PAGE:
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Competitiveness

DDI 2008 <CM>


Brendan Burke

Germany DA Answers and More Competitiveness


Germany DA Answers and More Competitiveness.............................................................................................1
2AC – German Competitiveness...........................................................................................................................2
AT: German Competitiveness – EU Econ Won’t Collapse.................................................................................3
AT: German Competitiveness – AE not Key.......................................................................................................4
Innovation Key.......................................................................................................................................................5
Gov Key...................................................................................................................................................................6
Gov Key...................................................................................................................................................................7
AT: Plan Causes Backlash.....................................................................................................................................8
Space Key to Econ..................................................................................................................................................9
Challengers Rising...............................................................................................................................................10
2AC: GT Heg F/L.................................................................................................................................................11

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Competitiveness
DDI 2008 <CM>
Brendan Burke

2AC – German Competitiveness


1. Uniqueness overwhelms the link – nothing in their evidence indicates that funding NASA would be enough to deter
the German alternative energy economy from growing

2. No link – their evidence is only specific to funding corporations and privates to do the plan – doesn’t assume SBSP
development and funding to NASA

3. No link – their DOE evidence does not talk about the German alternative energy economy in the context of American
solar development – no trade-off

4. No internal link – the German economy is resilient and is not dependent on alternative energy production

The Independent, 5-16-2008, How to weather the financial storms; LEADING ARTICLE;
GERMANY, lexis
The economic news around much of the rich world is causing policymakers sleepless nights, but there was at least one source of
optimism out there yesterday. According to Germany's Federal Statistics Office, the eurozone's largest economy is growing at its
fastest rate since 1996. German gross national product expanded by 1.5 per cent in the first three months of this year - double
the predictions of many analysts.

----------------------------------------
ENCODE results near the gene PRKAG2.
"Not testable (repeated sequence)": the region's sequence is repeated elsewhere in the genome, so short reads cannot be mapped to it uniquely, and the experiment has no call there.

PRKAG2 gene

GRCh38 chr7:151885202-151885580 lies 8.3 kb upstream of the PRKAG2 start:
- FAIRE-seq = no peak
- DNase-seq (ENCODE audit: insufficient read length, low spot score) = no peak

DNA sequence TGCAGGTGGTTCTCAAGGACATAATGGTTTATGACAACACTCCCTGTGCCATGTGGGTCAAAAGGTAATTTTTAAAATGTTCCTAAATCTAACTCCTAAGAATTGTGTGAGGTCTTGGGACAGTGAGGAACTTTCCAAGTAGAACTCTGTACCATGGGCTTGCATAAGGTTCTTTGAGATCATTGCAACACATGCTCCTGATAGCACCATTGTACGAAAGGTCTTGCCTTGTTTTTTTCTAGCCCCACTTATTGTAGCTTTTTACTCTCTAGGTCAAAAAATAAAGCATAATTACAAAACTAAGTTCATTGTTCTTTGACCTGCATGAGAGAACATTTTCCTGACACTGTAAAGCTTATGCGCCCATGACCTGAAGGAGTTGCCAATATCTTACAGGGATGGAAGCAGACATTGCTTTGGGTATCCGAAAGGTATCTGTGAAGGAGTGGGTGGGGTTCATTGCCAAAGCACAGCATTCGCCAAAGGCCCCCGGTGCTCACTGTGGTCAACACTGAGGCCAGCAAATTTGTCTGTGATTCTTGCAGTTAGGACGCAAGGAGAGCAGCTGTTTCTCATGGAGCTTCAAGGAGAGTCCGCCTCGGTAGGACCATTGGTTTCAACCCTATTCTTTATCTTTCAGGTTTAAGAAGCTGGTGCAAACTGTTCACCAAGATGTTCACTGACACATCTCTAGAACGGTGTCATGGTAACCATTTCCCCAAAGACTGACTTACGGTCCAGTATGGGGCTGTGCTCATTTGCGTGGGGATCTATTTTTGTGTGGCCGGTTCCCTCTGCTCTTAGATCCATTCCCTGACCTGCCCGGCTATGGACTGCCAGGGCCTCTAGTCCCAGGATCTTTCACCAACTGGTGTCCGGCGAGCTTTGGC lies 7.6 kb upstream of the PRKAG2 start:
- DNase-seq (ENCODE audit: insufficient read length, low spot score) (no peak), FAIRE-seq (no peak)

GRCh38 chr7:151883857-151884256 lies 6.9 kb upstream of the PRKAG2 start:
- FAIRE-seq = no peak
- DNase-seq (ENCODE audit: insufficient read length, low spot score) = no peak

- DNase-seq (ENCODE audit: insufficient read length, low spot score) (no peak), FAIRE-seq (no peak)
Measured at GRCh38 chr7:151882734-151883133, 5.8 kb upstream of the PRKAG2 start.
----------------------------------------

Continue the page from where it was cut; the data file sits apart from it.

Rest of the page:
So why is Germany bucking the miserable trend? The country seems to be benefiting from labour market reforms of recent years
and a resurgence of exports. Unemployment has fallen and consumer demand has risen. Analysts are also arguing that the milder
weather in January and February boosted the domestic construction industry. We must not get carried away. Schadenfreude in Berlin
at the calamity that has befallen the "Anglo-Saxon" economies would be a most inappropriate reaction. German investment banks
have lost a lot of money in the financial meltdown, thanks to their foolish investments in US sub-prime mortgage packages. And even
after the necessary recalculations are made in the light of this surge in output, German growth is still projected to be lower in 2008
than it was in 2007. The credit crunch and higher commodity prices will see to that. Moreover, the country is particularly
vulnerable to a decline in demand for German products in the US. And the rising value of the euro will act to depress exports.
But, nevertheless, Germany does seem to be proving rather more resilient in the face of these malign economic forces than
many other European countries, notably Britain. And these latest figures should give us pause to consider the merits of a balanced
economy.

5. Cross-apply impact calc

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Competitiveness
DDI 2008 <CM>
Brendan Burke

AT: German Competitiveness – EU Econ Won’t Collapse

No impact – the EU economy won’t collapse – strong fundamentals


The Times, 1-30-2008, Wednesday, Don't panic, say EU leaders in call for financial shock absorbers, lexis

Europe's most powerful leaders issued a "don't panic" message last night as they called for stronger international
protection against shocks such as Northern Rock and the American sub-prime mortgage crisis.
Gordon Brown played host in Downing Street to Nicolas Sarkozy, the French President, Angela Merkel, the German
Chancellor, Romano Prodi, the Italian caretaker Prime Minister, and Jose Manuel Barroso, the head of the EU Commission.
They were performing a difficult balancing act, showing that they were aware of the need for fresh action to safeguard
against financial turbulence while not allowing their unprecedented gathering to provoke market alarm. Mr Barroso admitted
that the European Union's economy was "not completely immune" to a US downturn but insisted that "nobody is speaking
about a recession in Europe".
"Yes, there is turbulence in the financial markets," he said in Brussels, but "there is no need to rush for the lifeboats". The
leaders agreed that while the "fundamentals" of the European economy remained sound, new institutional arrangements were